The whole reason I challenged you is that I am struggling to believe a person with your position could or would ever start saying which FOSS packages they thought were better. Microsoft wouldnt like it, the shareholders wouldnt like it, but more importantly (IMO) Ballmer wouldnt like it.

      As I say I believe you knew where this was going, dont think readers will be satisfied with a fudged answer like that.

      “Open source bigots tend to think everything should be open source”

      “Proprietary bigots tend to think everything should be proprietary how else can they get their hands on your money?”

    3. The machine is a Dell Inspiron 9300 with a 32-bit 2ghz processor and 2gb RAM. I’ve been using Vista on it since beta 2 and haven’t looked back since. I use this laptop as a dev/media machine it’s worked perfectly fine. It’s actually performed better than it did on XP, believe it or not. Actually, let me say it’s been cooler than it was with XP. Vista is spectacularly better than XP and I hate the fact that I have to deal with one machine still on XP. Heck, I don’t even have an interest in XP Mode. You should remember that XP Mode is a necessity only because app vendors are either lazy or just plain don’t care about their users.

      Yes, “bigots” is a strong word, but that’s how I meant it. I have no problem with true open source proponents. It’s all about choosing software on the merits.

      The largest open source project I was on was DotNetNuke (DNN). I’ve also supported a number of other small efforts, but nothing too notable. I’ve even talked to people about making their code open source and committed quite a bit of time to make it so. Everything I’ve worked on personally in the past 5 yrs has made it into the community in one form or another.

      I don’t care if Ballmer sees my comments. Just because I work for Microsoft doesn’t mean I agree with (or even like) every decision made by the company. It’s a company of people, who each have their own comments and opinions, hence the tweet you initially commented on, which was between two Microsoft employees.

      I’m an open book. If you want to see what apps I use, check out Wakoopa @ http://wakoopa.com/flanakin. Some of the apps I use on a daily basis include TortoiseSVN/Subversion, 7zip, Notepad2, jQuery, GhostDoc, and, of course, Chirpr (another project I work on). There are others, but I’m not here to prove myself.

      Just like I don’t care if Ballmer (or anyone on the way up to him) sees my comments,

      I’ve always been very vocal about my distaste for some Microsoft software. I truely believe Microsoft is a great company with great people and great software, but that’s not to say it’s perfect. There are a ton of examples that I don’t have the time or desire to go thru. Since you apparently won’t be satisfied without at least one example, Subversion has a much better approach to version control than TFS. Need more? Firefox has a better extensibility model than IE; iPhone has a better UI than Windows Mobile; Gmail is a much cleaner, better performing interface than Hotmail; and, Groove has to be the worst app I’ve ever used. (How’s that for not making MS leadership happy?) On the other hand, .NET is a much better platform than Java; Office 2007 hit the streets with the most innovative UI enhancement I’ve seen in a very, very long time; Windows Vista and Windows 7 continue to prove to be the best operating systems in an ever more complex world; and, well, you get the idea. Before you say it, I started off on a Mac, I’ve tried Ubuntu Linux, I used to work with Java and started my professional career on the Oracle/Java stack. I’ve been on that side and my decision is obvious. I work for Microsoft because I believe in the platform and vision for the future. The bottom line is, companies aren’t evil, people are.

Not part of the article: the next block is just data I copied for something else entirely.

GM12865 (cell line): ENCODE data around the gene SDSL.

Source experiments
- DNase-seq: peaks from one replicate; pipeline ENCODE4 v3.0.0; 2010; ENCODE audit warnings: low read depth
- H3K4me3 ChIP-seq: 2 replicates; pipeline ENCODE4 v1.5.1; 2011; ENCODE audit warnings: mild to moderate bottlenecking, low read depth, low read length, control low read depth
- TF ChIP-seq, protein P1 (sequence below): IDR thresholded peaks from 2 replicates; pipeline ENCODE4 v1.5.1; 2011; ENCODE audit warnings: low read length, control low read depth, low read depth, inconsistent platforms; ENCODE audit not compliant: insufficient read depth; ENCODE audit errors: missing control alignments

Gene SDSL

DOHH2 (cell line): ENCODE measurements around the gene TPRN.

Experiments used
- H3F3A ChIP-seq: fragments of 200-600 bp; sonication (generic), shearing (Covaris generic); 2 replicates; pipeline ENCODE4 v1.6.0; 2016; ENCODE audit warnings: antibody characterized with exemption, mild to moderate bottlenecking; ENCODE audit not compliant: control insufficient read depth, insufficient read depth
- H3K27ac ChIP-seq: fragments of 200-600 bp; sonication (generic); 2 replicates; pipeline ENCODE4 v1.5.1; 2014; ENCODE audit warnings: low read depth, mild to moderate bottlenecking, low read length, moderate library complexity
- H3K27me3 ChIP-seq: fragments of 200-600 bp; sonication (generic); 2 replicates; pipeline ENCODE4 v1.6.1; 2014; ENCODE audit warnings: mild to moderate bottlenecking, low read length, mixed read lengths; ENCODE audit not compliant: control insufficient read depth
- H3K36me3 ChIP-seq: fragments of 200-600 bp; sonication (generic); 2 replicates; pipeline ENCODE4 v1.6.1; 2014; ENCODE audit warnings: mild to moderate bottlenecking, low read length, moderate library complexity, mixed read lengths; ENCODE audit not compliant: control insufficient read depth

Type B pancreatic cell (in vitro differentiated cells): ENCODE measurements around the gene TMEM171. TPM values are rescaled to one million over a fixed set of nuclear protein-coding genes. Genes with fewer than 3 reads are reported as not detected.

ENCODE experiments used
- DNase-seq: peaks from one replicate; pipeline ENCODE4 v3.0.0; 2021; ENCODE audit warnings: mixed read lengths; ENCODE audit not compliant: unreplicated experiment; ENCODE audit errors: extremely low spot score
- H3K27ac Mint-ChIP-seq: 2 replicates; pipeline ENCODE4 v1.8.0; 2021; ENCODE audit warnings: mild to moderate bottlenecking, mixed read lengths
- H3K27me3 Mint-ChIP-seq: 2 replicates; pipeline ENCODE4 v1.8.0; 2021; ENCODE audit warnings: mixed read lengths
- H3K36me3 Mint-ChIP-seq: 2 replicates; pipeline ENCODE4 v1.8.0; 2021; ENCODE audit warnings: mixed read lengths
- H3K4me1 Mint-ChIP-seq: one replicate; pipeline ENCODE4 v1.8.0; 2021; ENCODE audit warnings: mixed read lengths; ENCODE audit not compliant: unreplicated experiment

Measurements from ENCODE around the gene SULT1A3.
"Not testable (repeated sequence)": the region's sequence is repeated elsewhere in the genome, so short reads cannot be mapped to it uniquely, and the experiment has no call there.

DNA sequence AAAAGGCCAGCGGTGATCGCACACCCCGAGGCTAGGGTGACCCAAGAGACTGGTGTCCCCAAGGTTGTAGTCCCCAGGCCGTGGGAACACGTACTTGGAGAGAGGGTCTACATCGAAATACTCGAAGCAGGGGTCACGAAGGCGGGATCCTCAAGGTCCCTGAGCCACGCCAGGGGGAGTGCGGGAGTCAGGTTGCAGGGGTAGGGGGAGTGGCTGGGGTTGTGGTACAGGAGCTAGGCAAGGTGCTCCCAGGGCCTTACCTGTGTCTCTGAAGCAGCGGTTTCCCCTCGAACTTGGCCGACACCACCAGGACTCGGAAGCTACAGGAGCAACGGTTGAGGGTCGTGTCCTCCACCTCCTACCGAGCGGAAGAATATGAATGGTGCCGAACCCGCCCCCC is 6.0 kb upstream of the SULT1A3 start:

4. openbytes says:

      Very nice response, this isnt a question of me being satisfied with your answers, its simply asking for the question to be answered (which you did)

      I asked you to clarify since the original answer you put here was simply a repeat of what was on your website and that had already been mentioned in the article.

      I am encouraged you embrace the ethos of alternatives even though you obviously have a Microsoft background (by employment)

      However nothing in your list of apps would really annoy management IMO and certainly not affect the products or cashcows that Microsoft will be relying on.

      OpenOffice? Saying that the UI in WM is not as good as Iphone skirts around the subject of an OS that is truly disgusting IMO (in relation to WM)

      FF and IE? Well at the end of the day we know MS is going to have to tow the EU line (or will it?) and I think that MS is conceeding the browser war (or its certainly not as bothered in it as it is say Google or OpenOffice.)

      .Net developer? We have something in common. I too have a Vista experience everyday. Its certainly not like yours.

      Moving on, you champion Gmail however your reason for doing so is a better performing interface. Thats hardly going to annoy Ballmer, when youve missed out the points that Hotmail is reportedly a big culprit in relation to spam accounts and of late had some “issues” in relation to its servers.

      Quote “You should remember that XP Mode is a necessity only because app vendors are either lazy or just plain don’t care about their users.”

      No, its not. Come on. If you were a small indi software house would you keep your software Vista compliant if your customers are not demanding it in enough volume in order to make it cost effective?

      Lets have a look at “dont care about their users” and consider that there may be issues closer to home that relate to that comment.